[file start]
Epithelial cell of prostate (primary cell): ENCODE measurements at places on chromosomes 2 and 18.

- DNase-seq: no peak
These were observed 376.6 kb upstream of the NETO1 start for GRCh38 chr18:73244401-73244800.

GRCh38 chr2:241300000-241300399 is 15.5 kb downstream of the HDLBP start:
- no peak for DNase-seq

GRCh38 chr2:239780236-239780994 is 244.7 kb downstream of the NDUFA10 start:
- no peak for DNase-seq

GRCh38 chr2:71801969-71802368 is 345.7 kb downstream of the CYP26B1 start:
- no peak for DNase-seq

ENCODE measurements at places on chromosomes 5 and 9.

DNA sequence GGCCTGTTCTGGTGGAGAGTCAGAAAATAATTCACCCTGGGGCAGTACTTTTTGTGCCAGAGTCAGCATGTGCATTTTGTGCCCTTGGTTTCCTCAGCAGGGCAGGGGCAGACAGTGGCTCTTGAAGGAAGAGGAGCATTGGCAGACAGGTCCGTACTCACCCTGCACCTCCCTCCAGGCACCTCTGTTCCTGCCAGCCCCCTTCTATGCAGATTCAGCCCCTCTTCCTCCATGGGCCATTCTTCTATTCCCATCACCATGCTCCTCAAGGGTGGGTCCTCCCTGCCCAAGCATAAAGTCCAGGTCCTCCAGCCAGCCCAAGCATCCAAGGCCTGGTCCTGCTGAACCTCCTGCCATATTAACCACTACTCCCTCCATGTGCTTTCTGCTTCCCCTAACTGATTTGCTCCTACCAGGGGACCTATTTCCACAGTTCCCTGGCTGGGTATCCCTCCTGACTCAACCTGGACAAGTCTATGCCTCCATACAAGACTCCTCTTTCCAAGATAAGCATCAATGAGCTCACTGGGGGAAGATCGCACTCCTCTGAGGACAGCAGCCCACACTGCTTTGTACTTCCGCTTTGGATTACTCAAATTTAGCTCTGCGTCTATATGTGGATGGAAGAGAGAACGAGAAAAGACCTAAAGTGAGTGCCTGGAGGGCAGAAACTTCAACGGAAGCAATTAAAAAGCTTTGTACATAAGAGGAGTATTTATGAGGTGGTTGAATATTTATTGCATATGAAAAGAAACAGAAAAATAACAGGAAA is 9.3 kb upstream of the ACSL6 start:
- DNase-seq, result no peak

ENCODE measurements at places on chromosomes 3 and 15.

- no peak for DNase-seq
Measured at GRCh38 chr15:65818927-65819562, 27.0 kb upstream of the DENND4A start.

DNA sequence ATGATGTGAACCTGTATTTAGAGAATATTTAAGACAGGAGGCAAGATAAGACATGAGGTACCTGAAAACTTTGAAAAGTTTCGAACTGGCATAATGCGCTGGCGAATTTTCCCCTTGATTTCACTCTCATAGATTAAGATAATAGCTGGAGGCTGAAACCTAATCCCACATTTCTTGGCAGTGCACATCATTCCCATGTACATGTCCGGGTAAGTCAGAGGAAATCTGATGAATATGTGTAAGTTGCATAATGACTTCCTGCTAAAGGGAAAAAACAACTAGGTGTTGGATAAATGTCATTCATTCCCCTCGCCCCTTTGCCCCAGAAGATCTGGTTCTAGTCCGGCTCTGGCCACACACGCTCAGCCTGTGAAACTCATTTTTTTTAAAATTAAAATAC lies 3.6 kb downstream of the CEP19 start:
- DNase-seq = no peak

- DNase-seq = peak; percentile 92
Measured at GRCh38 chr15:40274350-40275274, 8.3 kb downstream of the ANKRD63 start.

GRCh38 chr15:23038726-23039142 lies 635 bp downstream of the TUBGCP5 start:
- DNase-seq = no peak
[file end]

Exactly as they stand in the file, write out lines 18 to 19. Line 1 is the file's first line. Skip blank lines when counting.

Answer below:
- DNase-seq = peak; percentile 92
Measured at GRCh38 chr15:40274350-40275274, 8.3 kb downstream of the ANKRD63 start.